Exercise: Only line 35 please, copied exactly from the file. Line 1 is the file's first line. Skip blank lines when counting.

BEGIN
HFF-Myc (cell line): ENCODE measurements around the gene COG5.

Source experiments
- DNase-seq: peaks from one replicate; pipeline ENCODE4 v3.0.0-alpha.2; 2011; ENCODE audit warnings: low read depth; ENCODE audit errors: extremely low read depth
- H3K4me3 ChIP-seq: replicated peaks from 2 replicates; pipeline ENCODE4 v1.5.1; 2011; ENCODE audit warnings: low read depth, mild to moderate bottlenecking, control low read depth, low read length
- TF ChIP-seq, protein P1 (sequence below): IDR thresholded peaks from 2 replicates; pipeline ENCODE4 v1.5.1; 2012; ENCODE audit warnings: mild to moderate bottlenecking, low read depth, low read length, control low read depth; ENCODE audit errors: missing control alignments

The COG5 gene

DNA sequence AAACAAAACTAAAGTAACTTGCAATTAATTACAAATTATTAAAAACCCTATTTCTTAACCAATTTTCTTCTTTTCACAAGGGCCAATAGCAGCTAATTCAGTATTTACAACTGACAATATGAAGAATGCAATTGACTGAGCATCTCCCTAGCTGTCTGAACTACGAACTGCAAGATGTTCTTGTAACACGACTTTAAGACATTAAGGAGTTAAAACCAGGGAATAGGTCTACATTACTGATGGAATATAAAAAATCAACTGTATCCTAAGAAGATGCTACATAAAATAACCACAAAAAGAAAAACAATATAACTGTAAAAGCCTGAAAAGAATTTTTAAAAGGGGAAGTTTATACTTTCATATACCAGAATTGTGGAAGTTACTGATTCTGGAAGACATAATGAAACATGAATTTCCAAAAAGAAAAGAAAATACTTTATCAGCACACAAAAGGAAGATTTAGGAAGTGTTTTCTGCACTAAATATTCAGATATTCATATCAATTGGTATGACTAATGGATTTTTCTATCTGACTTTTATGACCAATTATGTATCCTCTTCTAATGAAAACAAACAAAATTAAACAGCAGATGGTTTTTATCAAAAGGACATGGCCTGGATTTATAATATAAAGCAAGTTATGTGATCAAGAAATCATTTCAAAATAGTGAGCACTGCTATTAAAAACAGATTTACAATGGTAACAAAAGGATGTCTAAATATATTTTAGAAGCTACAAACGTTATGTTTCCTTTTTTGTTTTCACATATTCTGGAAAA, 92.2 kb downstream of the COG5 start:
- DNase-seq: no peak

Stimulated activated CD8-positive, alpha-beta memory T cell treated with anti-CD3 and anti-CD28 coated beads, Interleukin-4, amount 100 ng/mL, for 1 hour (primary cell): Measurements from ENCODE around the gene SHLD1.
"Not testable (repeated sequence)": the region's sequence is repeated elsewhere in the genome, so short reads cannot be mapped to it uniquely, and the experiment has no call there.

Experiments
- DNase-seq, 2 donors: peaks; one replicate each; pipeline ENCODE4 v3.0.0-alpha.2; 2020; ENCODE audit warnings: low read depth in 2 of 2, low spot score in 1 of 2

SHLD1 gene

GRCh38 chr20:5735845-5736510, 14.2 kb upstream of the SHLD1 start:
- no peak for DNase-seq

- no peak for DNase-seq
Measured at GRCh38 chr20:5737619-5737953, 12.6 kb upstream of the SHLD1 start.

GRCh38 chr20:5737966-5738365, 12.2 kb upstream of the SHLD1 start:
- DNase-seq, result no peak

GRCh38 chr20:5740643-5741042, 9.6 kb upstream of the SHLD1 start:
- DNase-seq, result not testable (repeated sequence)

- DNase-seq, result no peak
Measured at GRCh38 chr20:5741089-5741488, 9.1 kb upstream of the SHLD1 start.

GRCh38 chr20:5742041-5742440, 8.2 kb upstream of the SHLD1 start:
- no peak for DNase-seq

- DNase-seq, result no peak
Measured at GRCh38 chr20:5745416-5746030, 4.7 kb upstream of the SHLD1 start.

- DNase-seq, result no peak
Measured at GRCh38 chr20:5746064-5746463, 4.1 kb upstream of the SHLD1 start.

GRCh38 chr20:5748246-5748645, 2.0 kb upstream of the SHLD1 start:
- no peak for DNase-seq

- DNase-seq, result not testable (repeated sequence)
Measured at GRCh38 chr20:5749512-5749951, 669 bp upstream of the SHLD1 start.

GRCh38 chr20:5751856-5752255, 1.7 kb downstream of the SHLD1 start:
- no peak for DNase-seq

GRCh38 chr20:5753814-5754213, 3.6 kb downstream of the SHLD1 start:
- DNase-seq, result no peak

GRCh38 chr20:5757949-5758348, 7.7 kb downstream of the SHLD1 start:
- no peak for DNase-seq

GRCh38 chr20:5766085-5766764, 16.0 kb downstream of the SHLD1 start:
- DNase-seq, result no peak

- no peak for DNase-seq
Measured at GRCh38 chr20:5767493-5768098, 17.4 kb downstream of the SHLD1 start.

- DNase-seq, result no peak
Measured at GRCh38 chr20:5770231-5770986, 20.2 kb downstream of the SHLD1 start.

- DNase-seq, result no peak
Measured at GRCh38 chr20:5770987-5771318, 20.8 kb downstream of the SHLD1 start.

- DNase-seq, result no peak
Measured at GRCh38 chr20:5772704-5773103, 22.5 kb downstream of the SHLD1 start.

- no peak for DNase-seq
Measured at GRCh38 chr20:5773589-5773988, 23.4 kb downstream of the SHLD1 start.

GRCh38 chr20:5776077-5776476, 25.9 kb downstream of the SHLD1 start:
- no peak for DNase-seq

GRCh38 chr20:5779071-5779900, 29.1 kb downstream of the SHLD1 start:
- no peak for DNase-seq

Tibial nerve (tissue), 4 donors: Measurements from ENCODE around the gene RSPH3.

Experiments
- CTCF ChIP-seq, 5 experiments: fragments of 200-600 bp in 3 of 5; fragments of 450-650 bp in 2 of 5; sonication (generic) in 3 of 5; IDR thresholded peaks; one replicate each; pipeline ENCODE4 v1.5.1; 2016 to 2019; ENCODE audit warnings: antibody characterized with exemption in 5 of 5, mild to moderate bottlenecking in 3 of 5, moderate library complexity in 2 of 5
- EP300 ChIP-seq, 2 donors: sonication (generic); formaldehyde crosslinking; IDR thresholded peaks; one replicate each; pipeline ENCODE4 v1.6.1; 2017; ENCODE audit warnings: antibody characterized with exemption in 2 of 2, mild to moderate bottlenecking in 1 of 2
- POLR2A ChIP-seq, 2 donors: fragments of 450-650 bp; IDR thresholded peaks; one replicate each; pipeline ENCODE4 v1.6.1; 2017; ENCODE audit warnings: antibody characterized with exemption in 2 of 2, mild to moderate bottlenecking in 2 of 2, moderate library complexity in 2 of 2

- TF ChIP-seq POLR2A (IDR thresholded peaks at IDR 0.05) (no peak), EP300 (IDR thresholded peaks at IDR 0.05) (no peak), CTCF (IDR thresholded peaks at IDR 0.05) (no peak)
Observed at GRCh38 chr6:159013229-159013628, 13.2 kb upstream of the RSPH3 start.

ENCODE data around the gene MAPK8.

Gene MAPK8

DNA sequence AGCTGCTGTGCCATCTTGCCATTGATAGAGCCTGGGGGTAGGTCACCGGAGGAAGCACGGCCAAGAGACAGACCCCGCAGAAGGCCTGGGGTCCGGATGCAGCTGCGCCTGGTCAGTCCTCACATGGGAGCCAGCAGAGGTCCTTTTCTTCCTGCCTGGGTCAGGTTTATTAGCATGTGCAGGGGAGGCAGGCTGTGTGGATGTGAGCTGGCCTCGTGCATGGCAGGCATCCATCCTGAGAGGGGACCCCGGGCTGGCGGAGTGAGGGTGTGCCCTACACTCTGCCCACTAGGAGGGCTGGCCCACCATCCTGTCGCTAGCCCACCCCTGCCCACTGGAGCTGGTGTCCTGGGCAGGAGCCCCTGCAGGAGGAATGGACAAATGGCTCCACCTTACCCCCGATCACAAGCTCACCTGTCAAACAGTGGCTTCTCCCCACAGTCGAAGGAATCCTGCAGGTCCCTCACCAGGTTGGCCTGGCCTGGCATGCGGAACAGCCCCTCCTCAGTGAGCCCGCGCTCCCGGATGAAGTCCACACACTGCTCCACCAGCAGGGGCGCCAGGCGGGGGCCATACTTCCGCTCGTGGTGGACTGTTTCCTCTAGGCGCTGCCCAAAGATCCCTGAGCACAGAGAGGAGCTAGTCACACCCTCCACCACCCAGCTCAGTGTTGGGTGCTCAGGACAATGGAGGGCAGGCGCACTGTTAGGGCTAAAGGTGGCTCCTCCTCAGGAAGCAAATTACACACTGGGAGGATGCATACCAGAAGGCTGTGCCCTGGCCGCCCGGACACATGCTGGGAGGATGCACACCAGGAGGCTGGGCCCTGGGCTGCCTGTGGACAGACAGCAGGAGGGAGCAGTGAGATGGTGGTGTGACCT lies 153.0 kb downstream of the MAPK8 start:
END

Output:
- no peak for DNase-seq